5. Commitment, Dedication, and Consistency or Critical

In a niche where there are a large number of blogs competing for the attention of readers, you must continue to work and develop the blog in order to be successful. Taking long breaks between posts or relaxing on the quality of content will be far more damaging than it could be in other niches, because readers can simply go to other blogs to get the information that you are not providing. As I look at the design blogs that have been successful over the past few years, consistency is the one thing that they all have in common.

What’s Your Opinion?

Do you blog in a crowded niche? If so, what have you learned from the experience?

About Steven Snell

Steven is a web designer, blogger, and freelance writer.

One comment

  1. My blog is about dating. Can’t get much more crowded a niche than that. I find a few things:

    1) I blog with someone. It’s extremely difficult to keep the blogging going as you’re building it up but when it’s a team, then you pull (sometimes drag) each other along. I’ve never kept a blog going this long and I think it’s because it’s a partnership.

    2) I try not to consider other blogs or bloggers as competition since each of us has something unique to give to the readers. Our blog, for example, is more about the Jewish, traditional dating scene. It is also focused more on the ethical side of dating, dating like a mensch and how to date differently. I am quite convinced we’re offering a fresh perspective.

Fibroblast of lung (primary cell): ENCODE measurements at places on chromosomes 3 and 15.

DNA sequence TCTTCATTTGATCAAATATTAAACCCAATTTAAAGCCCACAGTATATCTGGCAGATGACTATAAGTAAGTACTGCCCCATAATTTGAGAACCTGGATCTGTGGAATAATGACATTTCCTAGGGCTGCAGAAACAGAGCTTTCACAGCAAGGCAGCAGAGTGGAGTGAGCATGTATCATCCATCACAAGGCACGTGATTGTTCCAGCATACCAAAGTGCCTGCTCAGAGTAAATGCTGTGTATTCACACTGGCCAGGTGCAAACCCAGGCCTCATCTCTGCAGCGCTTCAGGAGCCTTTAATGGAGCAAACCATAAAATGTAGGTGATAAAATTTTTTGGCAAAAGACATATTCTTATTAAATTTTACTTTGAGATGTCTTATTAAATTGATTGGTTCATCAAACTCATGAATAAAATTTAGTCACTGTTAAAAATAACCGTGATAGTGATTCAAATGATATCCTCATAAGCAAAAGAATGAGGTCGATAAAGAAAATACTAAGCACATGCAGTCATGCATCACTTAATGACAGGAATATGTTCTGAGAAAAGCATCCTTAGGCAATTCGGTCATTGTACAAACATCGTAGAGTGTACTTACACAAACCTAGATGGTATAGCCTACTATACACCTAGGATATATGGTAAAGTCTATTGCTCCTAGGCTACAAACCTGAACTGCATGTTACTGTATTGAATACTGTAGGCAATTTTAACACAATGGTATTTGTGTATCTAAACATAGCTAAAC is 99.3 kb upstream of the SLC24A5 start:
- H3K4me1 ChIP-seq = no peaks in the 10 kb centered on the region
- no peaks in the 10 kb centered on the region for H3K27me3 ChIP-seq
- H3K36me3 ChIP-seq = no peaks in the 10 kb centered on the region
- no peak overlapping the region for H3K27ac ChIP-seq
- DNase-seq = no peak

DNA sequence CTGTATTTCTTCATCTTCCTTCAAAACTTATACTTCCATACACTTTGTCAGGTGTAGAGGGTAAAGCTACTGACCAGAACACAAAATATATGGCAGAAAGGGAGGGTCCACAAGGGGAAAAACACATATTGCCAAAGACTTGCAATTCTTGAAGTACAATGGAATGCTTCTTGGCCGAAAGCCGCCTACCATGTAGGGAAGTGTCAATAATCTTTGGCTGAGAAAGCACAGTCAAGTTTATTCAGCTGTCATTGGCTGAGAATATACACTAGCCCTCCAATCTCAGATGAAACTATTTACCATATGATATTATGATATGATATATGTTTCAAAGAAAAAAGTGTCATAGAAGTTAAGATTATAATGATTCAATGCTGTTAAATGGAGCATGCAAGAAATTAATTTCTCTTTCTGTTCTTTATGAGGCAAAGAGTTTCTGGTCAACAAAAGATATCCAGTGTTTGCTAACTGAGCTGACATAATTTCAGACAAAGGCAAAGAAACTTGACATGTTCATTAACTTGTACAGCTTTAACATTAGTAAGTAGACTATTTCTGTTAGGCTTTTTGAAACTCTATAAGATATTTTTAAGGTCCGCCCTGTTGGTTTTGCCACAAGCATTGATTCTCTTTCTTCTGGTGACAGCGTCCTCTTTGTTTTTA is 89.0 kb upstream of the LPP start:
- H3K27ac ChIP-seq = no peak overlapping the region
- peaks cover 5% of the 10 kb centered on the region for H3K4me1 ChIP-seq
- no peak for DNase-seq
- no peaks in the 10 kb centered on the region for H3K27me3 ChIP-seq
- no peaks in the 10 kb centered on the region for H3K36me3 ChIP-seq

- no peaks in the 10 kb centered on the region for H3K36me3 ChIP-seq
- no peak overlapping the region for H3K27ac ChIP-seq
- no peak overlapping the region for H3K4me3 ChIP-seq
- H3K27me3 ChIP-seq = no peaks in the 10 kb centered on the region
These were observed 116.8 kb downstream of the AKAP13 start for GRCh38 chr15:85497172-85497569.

3) Any positive feedback we get, I try to really focus on and internalize. Sometimes it can be so hard to keep going but the positive feedback reminds you that what you’re doing is important to people.

    4) When the number of hits is low, I remind myself that I cannot know where Habitza is going but I can know that this number of people are reading it NOW and if I am making a difference to them, that is a big success.

    5) I believe that I should be blogging on the topic that I FEEL like blogging about and if it happens to be a saturated market, so be it. I can’t blog about another topic just because I think it might be more profitable! My own blogs can only be on the topics that really speak to me.

    Those are some of the things I’ve learned. Thanks for the post!